Those Left behind
With reference to Barkha Dutt’s article Republic of delusions (January 26), most of the time, economic development and other events are raised by the middle-class only because these affect it.india Updated: Feb 01, 2008 22:44 IST
With reference to Barkha Dutt’s article Republic of delusions (January 26), most of the time, economic development and other events are raised by the middle-class only because these affect it. The poor have no time for protests. Take the share markets, they only affect people from the middle-class upwards. The Nano car is labelled as the people’s car. But can a poor person buy it for Rs 1.25 lakh? Let’s be clear, it is a middle-class car.
Mahesh Kapasi, via e-mail
Barkha Dutt rightly stated that the middle-class thinks that India’s poor are living in a separate country. Actually, in India there are three countries, the rich India, the middle-class (admixture of not too rich and not too poor) India and the poor India. Whereas the rich India has nothing to do with the other two, the middle-class India is busy in achieving more and more without caring for the travails of those in the poor India.
GK Arora, Delhi
It is true that India has achieved a lot in many spheres. Development and progress is a continuous process if it benefits all segments of society. The prosperity of certain sections can’t be taken as the benchmark for the prosperity of the nation as a whole. The Sensex and Nifty are indicators, not a definitive testimony to prosperity. Millions of Indians are still living miserable lives. They have no happiness or prosperity. Being a sovereign nation, we must act as a republic.
Harosh Kumar, Delhi
Ramachandra Guha’s article His faith, our faith (January 30) was timely. Gandhiji’s opposition to conversion has to be seen in the context of the MacDonald Award of 1932, which proposed a separate electorate for Dalits. This would have diluted the united struggle against the British. His religious beliefs were pivotal to his political and social philosophy and endeared him to the masses at large. While the Congress under a moderate leadership had remained confined to the elitist section of society, Gandhiji brought the common man into the ambit of the national movement. It was Gandhi’s religiosity that made the masses identify themselves with him and made them acquire a stake in India’s freedom struggle.
Mahima Manchanda, via e-mail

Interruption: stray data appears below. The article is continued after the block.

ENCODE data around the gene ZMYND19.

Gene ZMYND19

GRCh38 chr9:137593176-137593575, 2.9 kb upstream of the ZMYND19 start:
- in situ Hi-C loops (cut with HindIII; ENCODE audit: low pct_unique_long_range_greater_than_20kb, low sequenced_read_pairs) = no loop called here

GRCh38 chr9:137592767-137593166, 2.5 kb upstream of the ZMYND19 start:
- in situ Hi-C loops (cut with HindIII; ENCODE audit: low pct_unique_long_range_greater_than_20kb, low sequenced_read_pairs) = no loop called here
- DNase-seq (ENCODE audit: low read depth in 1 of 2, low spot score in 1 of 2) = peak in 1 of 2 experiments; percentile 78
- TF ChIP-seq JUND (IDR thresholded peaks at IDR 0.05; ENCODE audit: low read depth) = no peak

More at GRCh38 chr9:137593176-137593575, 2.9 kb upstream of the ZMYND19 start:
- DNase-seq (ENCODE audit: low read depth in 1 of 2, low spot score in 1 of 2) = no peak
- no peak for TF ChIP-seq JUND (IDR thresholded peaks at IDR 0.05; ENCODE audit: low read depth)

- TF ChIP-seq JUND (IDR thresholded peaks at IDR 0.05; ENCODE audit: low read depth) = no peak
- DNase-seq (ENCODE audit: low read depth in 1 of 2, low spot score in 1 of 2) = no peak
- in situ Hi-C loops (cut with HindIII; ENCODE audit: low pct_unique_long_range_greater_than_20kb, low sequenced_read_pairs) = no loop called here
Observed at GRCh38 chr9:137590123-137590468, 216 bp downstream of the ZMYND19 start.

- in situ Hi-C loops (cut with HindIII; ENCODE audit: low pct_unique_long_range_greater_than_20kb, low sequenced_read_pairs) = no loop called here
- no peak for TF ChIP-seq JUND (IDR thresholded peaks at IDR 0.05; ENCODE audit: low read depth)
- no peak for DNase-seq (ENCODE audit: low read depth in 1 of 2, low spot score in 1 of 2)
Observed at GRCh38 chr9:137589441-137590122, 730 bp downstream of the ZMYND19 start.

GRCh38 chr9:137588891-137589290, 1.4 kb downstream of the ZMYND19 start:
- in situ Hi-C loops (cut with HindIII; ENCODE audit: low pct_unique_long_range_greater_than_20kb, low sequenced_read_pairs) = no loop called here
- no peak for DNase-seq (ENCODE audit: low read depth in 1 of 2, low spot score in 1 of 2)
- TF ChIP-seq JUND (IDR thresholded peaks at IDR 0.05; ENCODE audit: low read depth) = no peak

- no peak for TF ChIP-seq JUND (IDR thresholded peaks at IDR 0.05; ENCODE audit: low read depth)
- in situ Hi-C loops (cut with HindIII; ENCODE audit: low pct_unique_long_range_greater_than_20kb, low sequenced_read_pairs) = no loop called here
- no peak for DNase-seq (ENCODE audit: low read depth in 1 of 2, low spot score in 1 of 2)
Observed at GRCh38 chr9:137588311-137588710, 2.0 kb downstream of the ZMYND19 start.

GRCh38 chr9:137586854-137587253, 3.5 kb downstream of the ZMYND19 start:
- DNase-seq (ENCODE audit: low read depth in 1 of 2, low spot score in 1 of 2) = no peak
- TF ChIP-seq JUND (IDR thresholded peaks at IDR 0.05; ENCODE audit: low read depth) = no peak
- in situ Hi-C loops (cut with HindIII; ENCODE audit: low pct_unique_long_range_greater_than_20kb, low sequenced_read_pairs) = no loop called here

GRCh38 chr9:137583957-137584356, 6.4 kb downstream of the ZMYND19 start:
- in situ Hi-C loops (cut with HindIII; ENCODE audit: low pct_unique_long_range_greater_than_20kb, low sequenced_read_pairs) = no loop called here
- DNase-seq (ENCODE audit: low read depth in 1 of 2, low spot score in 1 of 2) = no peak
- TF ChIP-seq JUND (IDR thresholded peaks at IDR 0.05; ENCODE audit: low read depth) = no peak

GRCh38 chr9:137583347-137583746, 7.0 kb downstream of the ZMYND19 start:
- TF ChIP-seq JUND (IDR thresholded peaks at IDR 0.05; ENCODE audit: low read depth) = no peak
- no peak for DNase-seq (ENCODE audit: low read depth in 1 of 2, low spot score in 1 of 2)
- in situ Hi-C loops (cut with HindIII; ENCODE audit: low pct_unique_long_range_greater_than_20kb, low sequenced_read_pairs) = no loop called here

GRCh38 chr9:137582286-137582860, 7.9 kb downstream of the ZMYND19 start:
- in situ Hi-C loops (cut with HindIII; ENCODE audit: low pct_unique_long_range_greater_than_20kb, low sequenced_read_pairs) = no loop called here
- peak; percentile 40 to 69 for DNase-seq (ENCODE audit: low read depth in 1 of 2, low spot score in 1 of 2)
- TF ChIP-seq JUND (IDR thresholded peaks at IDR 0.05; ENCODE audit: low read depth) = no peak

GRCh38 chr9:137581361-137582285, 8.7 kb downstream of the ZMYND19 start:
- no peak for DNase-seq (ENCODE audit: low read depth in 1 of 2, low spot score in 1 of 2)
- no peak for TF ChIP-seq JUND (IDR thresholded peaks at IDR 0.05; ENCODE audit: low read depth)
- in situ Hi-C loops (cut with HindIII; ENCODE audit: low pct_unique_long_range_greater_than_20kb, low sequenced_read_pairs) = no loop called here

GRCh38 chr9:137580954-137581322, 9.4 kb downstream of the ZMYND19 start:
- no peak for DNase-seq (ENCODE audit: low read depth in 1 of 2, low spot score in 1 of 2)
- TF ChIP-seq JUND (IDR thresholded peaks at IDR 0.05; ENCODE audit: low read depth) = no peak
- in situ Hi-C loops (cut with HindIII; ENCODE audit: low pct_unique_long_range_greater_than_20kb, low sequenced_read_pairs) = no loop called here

The controversy over whether Mahatma Gandhi uttered the word ‘He Ram’ when he was shot on January 30, 1948, is futile. And the FIR has thrown new light on what Gandhi actually uttered. It was, it would seem, ‘Rama, Rama’. It is appropriate that ‘He Ram’ depicts his state of mind accurately, what he uttered may be because he had a premonition that he would die that day. But perhaps he was disillusioned by the ultimate greed for holding on to power by the leaders and the beginning of the cancer of corruption that was slowly spreading. In fact, with the BSE index rising concurrently, the corruption index too is rising year after year.
Bapu Satyanarayana, Mysore
Indrajit Hazra’s article Let Sayed Kambakhsh live (February 1) shows how we remain silent when grave injustice is being done all around us. This issue is worth raising our voice so that the world puts pressure on Hamid Karzai in the same manner that Italy did to free the kidnapped Italian journalist Daniele Mastrogiacomo. Afghan journalist Sayed Perwiz Kambakhsh must not die, for with him will die the conscience of each one of us.
John Dayal, Delhi
The report Left opposes govt’s FDI push (February 1) should not surprise anyone since the Leftists are opposing each and every move of the UPA government. And it is surprising that they call themselves ‘outside supporters’ of the government. They should withdraw support rather torturing the government on a daily basis. Instead of being called outside supporters, they should be dubbed as ‘inside obstructionists’.
PC Sinha, Patna
Mina Anand's article Wrong line and length (January 31) triggers off a hidden question against cricket writers. But they should not play on the sentiments of players as well as of their audience. It is a wrong step by the cricket writers to criticise such players who have been serving the nation. The cricket writers who consider themselves as masters of the game should support and guide them instead of being critical. This will regenerate the zeal and vigour in the minds of players and help them to perform well in tough times.
Vikram Sethi, via e-mail
The apology by legendary Diego Maradona is too late to compensate for the trauma of the loss of the World Cup quarterfinal for England. He named it “Hand of God” and it brought Argentina the World Cup victory. But what is the use of repentance after such a long interval when nobody can change history. Where was the sporting spirit decades ago?
Ashish Kumar Mohanty, Kolkata